James "Jamie" Marsicana was arrested at a far-left direct action in 2020 in Charlotte
Priscilla Grim, 48, of Brooklyn, N.Y., has a long history of far-left activism. She was an organizer in the Occupy movement, advocated for the disruption of the 2017 inauguration of Donald Trump and now identifies as Antifa on her social media.
Terror suspect Priscilla Grim
Victor Puertas, 46, of Provo, Utah, has a post on his Facebook from 2015 where he captions a photo of himself with the Antifa slogan: "Sometimes anti-social always anti-fascist!" A few days before his arrest, he posted a schedule of events in Atlanta to "stop cop city."
Terror suspect Victor Puertas
Emma Bogush, of Bethany, Conn., uses the alias "Bo." She is an "environmental educator" at the New Haven Ecology Project. Her father Paul Bogush reached out to a far-left group on Twitter to ask for updates about his child's arrest. On prior posts, he boasted about her radicalism.
Terror suspect Emma Bogush
19-year-old suspect Kayley Meissner is from Madison, Wisc.
Terror suspect Kayley Meissner
Terror suspect Ehret William Nottingham
Jack April Beamon, of Athens, Ga., is a trans woman.
Terror suspect Jack April Beamon, of Athens, Ga.
Suspect Zoe Claire Larmey, 25, is a filmmaker with addresses in Nashville, Tenn.and Charlottesville, Va. She studied cinematography and political and social thought at the University of Virginia. She is the daughter of evangelical Christian missionaries and grew up in Tanzania.
Suspect Luke Harper, 27, of Lake Worth, Fla., posted on his Instagram video of himself at the Atlanta direct action before he was arrested.
Terror suspect Luke Harper posted video from the direct action before he was arrested
Max Biederman, 25, from North Carolina, is a student at Arizona State University.
Kamryn Durel Pipes, 27, of Baton Rouge, La., listed himself on his YouTube channel as an active US Army soldier at Fort Campbell.
26-year-old suspect Samuel Ward is from Mesa, Ariz.
Terror suspect Samuel Ward, of Mesa, Ariz.
Amin Jalal Chaoui, is a 31-year-old nonbinary male from Richmond, Va.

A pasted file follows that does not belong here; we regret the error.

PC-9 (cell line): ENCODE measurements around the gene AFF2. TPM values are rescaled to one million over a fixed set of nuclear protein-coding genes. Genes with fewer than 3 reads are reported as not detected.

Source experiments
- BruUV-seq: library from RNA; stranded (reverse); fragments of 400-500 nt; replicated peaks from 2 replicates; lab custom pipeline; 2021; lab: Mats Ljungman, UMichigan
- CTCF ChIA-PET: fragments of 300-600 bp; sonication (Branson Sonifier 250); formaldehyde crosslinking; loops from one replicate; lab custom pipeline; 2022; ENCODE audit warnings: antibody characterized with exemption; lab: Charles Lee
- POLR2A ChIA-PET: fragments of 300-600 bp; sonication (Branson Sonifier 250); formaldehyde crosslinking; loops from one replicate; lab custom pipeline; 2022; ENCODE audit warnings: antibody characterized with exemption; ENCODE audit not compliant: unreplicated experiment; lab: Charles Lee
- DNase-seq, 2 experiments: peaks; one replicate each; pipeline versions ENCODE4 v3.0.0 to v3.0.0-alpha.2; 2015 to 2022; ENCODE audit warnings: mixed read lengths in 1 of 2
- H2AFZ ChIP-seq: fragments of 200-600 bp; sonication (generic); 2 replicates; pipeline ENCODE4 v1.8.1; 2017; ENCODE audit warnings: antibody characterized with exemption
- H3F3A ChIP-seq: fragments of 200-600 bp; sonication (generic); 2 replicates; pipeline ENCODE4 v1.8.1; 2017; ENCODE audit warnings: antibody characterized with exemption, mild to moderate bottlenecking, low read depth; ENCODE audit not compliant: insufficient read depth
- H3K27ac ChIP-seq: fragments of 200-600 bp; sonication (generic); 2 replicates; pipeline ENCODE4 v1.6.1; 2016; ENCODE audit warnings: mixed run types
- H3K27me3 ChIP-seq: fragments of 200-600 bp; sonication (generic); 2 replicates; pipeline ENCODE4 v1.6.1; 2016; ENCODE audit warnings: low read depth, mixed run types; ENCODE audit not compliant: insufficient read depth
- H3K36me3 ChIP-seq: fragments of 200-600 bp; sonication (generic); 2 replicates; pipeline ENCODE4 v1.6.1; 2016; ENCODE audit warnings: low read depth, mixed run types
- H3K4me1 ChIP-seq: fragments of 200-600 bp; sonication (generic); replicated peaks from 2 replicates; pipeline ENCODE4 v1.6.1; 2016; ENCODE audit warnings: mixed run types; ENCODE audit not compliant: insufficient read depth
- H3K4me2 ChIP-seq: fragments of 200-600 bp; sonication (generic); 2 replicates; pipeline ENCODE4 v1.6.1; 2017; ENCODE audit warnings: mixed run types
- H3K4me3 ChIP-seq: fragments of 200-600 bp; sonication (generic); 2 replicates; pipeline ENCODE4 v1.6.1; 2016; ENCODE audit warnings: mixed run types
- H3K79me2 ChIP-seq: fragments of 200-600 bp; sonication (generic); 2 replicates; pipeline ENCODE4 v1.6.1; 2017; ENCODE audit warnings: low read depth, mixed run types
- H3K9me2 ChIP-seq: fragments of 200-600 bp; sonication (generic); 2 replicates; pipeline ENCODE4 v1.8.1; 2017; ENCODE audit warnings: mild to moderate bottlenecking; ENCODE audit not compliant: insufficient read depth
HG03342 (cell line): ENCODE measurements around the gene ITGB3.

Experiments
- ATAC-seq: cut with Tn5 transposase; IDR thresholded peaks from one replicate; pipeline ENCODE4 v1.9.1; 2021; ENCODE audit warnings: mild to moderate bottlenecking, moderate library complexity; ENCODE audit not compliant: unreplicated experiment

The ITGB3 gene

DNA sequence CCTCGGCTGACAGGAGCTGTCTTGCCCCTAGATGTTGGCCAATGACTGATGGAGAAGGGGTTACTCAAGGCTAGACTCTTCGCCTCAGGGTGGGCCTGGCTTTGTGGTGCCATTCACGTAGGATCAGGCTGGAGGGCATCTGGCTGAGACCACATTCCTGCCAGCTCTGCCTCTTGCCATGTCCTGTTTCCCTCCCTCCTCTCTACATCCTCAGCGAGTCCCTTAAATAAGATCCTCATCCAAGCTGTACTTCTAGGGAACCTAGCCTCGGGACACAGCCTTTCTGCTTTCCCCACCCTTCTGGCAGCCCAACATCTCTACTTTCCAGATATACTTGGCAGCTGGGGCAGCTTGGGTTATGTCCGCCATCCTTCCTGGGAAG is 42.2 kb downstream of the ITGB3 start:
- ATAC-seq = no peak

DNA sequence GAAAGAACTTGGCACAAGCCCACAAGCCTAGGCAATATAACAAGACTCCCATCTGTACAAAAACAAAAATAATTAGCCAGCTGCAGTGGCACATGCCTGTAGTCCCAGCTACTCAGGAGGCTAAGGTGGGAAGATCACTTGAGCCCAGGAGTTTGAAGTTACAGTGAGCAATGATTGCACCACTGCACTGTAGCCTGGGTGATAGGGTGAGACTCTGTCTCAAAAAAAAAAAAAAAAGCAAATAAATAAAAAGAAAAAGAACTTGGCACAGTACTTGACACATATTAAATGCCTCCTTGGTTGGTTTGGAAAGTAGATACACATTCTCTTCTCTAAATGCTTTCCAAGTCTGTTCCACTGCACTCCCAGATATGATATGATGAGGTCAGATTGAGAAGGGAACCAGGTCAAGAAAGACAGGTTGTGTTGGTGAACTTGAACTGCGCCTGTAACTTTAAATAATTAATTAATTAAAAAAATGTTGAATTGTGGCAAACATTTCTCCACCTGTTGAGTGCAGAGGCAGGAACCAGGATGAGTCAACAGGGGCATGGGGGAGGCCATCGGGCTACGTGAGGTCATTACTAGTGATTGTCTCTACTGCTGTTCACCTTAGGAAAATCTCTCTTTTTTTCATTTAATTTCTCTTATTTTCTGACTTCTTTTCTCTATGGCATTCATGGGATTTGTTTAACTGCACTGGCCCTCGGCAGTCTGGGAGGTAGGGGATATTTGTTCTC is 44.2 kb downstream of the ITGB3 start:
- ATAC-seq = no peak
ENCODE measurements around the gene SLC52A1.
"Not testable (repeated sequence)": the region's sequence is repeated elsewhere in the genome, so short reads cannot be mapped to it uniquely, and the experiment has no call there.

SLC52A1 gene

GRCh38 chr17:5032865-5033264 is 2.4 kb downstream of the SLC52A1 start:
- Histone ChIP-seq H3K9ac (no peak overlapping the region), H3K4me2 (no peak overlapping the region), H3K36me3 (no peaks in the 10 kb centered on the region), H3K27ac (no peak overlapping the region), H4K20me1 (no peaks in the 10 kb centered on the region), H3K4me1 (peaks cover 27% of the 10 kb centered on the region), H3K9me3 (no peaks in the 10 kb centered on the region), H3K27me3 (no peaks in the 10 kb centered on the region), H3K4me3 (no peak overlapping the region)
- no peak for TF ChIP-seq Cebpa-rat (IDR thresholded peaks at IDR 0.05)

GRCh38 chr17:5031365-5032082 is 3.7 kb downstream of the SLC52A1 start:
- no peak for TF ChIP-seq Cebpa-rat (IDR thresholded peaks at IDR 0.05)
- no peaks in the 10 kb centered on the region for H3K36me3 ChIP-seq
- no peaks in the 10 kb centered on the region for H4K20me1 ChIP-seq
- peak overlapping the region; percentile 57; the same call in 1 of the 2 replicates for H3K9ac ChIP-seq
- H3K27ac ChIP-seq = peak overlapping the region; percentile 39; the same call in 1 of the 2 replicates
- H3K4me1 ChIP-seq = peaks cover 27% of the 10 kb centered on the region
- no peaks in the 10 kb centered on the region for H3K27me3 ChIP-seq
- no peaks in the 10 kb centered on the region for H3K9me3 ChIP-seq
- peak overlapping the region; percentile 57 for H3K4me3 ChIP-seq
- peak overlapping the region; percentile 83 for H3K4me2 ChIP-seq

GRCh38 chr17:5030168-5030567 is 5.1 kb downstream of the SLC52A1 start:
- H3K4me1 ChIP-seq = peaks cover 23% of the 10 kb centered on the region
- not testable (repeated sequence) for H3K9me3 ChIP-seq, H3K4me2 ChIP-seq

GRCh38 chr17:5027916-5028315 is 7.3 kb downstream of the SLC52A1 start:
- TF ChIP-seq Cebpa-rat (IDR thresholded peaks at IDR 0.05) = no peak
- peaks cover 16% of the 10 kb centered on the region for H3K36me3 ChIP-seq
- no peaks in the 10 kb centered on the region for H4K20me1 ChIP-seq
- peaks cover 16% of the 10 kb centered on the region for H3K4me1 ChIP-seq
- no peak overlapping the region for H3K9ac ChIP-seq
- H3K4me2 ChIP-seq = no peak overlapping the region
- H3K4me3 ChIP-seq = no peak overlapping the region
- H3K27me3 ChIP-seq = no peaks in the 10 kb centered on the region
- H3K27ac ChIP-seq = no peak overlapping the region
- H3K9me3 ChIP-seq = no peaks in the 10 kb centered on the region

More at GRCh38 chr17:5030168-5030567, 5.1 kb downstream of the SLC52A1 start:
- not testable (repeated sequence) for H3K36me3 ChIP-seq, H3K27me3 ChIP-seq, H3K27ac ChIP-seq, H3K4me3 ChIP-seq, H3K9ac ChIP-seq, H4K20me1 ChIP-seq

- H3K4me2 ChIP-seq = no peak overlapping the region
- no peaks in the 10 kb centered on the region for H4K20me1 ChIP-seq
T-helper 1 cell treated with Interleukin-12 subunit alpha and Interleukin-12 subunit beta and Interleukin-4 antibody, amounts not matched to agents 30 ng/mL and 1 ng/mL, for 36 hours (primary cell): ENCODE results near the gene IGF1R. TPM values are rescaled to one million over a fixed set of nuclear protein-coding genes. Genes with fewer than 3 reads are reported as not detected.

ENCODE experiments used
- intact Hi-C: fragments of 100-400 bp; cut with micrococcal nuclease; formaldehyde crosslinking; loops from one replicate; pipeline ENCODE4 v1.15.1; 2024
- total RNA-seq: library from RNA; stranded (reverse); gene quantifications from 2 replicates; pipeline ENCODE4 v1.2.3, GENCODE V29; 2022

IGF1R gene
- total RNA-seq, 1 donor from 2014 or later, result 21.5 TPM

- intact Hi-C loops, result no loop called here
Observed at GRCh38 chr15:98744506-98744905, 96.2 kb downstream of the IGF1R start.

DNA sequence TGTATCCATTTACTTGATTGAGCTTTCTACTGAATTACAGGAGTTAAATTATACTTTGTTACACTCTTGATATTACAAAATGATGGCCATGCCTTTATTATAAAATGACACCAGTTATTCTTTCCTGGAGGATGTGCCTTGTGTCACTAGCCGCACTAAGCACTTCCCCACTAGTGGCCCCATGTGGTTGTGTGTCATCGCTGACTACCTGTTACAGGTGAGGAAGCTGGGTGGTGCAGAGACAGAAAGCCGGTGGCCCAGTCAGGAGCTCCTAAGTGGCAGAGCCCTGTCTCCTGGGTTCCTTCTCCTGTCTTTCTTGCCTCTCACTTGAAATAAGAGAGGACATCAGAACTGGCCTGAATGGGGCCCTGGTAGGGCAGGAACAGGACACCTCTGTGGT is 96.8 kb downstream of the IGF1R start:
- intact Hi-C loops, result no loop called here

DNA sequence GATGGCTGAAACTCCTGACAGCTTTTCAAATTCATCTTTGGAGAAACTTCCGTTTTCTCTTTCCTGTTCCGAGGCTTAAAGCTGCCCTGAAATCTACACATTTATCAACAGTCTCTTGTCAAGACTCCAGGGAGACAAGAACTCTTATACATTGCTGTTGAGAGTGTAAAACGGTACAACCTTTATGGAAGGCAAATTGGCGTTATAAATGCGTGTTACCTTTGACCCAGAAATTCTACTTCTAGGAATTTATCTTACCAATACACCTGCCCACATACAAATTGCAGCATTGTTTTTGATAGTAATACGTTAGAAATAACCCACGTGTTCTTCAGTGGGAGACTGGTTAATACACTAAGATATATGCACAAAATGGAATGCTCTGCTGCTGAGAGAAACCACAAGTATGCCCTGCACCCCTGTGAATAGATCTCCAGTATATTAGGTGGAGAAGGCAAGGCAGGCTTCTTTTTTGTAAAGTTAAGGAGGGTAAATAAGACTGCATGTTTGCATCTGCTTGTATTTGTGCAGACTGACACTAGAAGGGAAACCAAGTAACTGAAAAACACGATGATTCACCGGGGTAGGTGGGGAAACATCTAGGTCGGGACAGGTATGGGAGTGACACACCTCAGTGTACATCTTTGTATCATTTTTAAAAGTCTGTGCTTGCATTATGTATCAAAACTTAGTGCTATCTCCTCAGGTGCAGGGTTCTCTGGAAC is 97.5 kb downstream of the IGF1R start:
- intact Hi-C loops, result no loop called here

Additional domestic terrorism suspects:
Mattia Luini, 30, of New York City
Maggie June Gates, 25, of Bloomington, Ind.
Colin Dorsey, of Blue Hill, Mass.
Ayla Elegla King, of Worchester, Mass.
Alexis A. Papali, of Jamaica Plain, Mass.
Sunday's violent direct action was announced the month prior on the Twitter account of the "@defendATLforest" account, which has become a de facto official PR account for the movement. The group puts out statements, event plans and ways to donate money to arrested comrades. As the arrests were happening in real-time, the Twitter account of the Atlanta cell of Antifa ("@afainatl") put out a call for donations.
Since June 2021, far-left extremists from across the US have descended on the forested area southeast of Atlanta, declaring it separate from American jurisdiction and a cop-free zone. The occupiers have repeatedly destroyed construction equipment and assaulted construction workers.
Rioters attacked law enforcement officers with firebombs during a raid in May last year and a man who drove into the area in November 2022 was nearly burned to death when his vehicle was set on fire. In January, a Florida man in the occupation, Manuel Esteban Paez Teran, was shot dead by police after he first shot at a Georgia state patrol trooper, who was seriously injured. The shooting was followed several days later by a violent attack in downtown Atlanta where businesses were smashed up and a police vehicle was set on fire. Simultaneously, other solidarity attacks have occurred in the U.S. On Jan. 21, the adult trans child of Democratic House Minority Whip Katherine Clark (D-Mass.) was arrested for vandalism and allegedly bloodying an officer.
The 23 arrests on Sunday now bring to total 42 members of the "Stop Cop City" movement charged with domestic terrorism.